Expectations remain high for Marlins owner

Expectations remain high for Marlins owner

Expectations remain high for Marlins owner
MIAMI -- Relying on young players has never diminished the Marlins' expectations of winning.

When Marlins pitchers and catchers begin workouts on Friday, the goal will remain the same as before -- reach the playoffs.

Featuring some of the top young talent in the game, the Marlins have high hopes in a season where they will be viewed as an "under-the-radar" challenger.

"I'll match my guys up with anybody," Marlins owner Jeffrey Loria said on Monday during the team's annual media luncheon at the Intercontinental hotel. "We have a very good team, and I think we can do extremely well this year, and we will do well, assuming that we're healthy. That's always the caveat."

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Monday's luncheon helped launch the Marlins' "Caravan for the Troops," a week of events leading into the start of Spring Training. The caravan will conclude on Saturday with the annual FanFest at Sun Life Stadium, which is the first day individual-game tickets go on sale.

Pitchers and catchers start their drills on Friday at the Roger Dean Stadium complex in Jupiter, Fla. Full-squad workouts get under way on Feb. 22.

In the highly competitive National League East, the Phillies are regarded as heavy favorites. The Marlins, meanwhile, are filled with optimism that they can contend.

Working in the Marlins' favor is the fact their roster is filled with some outstanding talent, like All-Stars Hanley Ramirez and Josh Johnson.

In the offseason, the club added All-Stars John Buck and Omar Infante.

While there are established veterans on the team, a number of core players are young and still gaining experience. Much is being expected from a lineup that will feature Mike Stanton, Logan Morrison and Gaby Sanchez -- all rookies in 2010. Plus, Chris Coghlan, the 2009 NL Rookie of the Year, is returning from knee surgery.

With young players comes some uncertainty. Inevitably, there will be growing pains.

In assessing their areas of need from last year, the Marlins focused their offseason on upgrading their defense and bullpen. Through either trades or free agency, they added relievers Mike Dunn, Edward Mujica, Ryan Webb and Randy Choate.

The personality of the club will change now that Dan Uggla has been traded to the Braves. The Marlins obtained Infante and Dunn in the deal that sent Uggla to Atlanta.

There is still pop with players like Stanton and Ramirez, but the lineup also has contact hitters like Infante, Coghlan and Morrison.

"I think we can do a lot of different things," Marlins president of baseball operations Larry Beinfest said. "We're going to miss Dan Uggla's power, there is no question about it. But I think we can manufacture some runs in other ways."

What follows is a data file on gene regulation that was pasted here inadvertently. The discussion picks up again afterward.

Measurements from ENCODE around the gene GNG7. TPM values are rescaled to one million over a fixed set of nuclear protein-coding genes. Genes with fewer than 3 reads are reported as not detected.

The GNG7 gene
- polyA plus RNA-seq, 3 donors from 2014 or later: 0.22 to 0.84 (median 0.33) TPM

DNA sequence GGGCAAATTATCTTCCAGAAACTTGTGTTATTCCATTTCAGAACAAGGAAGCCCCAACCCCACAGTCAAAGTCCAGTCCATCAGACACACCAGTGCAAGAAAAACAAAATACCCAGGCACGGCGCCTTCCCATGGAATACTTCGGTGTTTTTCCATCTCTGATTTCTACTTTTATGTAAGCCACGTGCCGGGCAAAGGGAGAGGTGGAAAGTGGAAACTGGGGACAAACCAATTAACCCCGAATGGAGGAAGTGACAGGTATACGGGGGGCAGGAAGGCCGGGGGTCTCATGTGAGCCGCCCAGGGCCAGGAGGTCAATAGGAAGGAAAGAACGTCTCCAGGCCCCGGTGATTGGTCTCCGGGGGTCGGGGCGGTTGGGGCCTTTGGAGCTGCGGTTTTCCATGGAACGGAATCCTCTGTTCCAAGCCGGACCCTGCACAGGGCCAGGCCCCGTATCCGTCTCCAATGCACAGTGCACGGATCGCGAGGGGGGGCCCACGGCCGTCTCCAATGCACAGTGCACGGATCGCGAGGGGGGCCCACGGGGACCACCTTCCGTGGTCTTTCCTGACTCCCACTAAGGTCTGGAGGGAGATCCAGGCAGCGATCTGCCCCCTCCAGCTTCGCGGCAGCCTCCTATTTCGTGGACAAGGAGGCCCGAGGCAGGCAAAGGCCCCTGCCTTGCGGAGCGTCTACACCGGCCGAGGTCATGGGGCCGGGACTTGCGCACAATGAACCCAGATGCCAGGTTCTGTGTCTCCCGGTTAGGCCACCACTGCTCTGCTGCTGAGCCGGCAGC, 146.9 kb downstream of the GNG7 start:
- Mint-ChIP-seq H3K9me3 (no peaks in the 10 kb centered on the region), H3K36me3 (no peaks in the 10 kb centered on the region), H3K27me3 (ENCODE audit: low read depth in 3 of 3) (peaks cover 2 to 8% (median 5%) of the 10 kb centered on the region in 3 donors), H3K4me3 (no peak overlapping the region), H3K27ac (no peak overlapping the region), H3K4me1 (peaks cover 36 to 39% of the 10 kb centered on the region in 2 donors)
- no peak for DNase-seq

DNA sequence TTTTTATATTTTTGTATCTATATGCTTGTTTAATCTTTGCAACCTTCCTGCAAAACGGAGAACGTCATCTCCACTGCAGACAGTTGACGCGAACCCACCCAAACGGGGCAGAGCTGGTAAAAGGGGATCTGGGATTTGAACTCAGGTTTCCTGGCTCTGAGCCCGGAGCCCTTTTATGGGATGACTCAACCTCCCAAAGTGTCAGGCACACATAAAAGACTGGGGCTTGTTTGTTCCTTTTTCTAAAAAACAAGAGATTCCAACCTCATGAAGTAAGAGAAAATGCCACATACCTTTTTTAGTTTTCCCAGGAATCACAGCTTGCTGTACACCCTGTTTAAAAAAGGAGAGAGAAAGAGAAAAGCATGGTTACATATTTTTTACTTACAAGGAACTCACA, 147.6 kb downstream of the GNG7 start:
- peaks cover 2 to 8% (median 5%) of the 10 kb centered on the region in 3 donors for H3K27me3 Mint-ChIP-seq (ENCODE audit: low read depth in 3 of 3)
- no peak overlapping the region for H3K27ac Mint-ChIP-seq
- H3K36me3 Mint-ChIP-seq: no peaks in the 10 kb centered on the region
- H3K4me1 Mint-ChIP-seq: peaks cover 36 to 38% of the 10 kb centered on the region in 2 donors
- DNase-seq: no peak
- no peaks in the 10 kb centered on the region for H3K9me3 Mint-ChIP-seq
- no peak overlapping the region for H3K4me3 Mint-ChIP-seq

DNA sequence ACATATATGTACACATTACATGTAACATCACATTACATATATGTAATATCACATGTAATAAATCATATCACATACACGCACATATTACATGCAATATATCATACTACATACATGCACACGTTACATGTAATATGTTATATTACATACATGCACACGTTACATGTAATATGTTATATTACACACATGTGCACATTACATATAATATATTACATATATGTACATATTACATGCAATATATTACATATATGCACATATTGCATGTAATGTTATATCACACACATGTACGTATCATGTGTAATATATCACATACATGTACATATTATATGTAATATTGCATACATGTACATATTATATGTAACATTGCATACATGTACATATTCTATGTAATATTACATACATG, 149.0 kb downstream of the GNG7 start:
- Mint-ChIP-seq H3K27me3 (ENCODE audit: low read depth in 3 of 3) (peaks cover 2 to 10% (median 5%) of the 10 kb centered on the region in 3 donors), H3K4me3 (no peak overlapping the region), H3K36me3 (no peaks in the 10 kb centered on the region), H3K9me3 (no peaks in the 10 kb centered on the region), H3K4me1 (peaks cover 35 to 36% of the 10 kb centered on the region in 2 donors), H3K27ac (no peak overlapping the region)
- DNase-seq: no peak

The additions to the bullpen and getting Infante's glove on the field are ways the team hopes to improve in other areas.

"I think we feel good about what we did this offseason -- the way the team has matured, and I think it matured in the right places, the pitching staff," Beinfest said. "We brought up some guys that we think will be impact guys for us. I think it's a team still on the rise also."

Because of the youth -- Stanton (21), Morrison (23), Coghlan (25) -- the franchise is well positioned to be competitive for years to come.

The organization has an eye on the present and the future, especially with its retractable-roof ballpark opening in 2012.

Heading into Spring Training, a major question will be whether the team is ready to seriously compete now.

"I think we can win in the high 80s or 90s if we stay healthy," Loria said.

Is there enough talent to reach the postseason?

"I think we have the ability to do it," Loria said.

In 2010, Florida finished 80-82. Most likely the team would have had a winning record if it didn't play the final month without Ramirez, Johnson and Ricky Nolasco, who were all sidelined with injuries.

For the most part, the team will be healthy heading into Spring Training. Coghlan, who is returning from surgery to repair a meniscus tear in his left knee, will be full-speed from the start of Spring Training.

Nolasco, who underwent surgery for a meniscus tear in his right knee, also won't have any restrictions. The same is true for Johnson, who missed the final few weeks with back and shoulder issues.

Catcher John Baker, who is recovering from Tommy John surgery on his right arm, is not fully recovered in terms of throwing. He is, however, swinging the bat. Even if Baker isn't ready to resume catching duties by Opening Day, he could make the Opening Day roster as a lefty bat off the bench.

Infielder Donnie Murphy (dislocated right wrist) is recovering and likely will be playing in Grapefruit League games sometime in March.

If everything falls into place, and the team remains healthy, management expects to contend.

"Now it's up to them," Loria said. "We put this thing together in a way that the pieces seem to work well together. We have a new bullpen and better defense. We have a terrific bunch of ballplayers."

Joe Frisaro is a reporter for MLB.com. He writes a blog, called The Fish Pond. Follow him on Twitter @JoeFrisaro. This story was not subject to the approval of Major League Baseball or its clubs.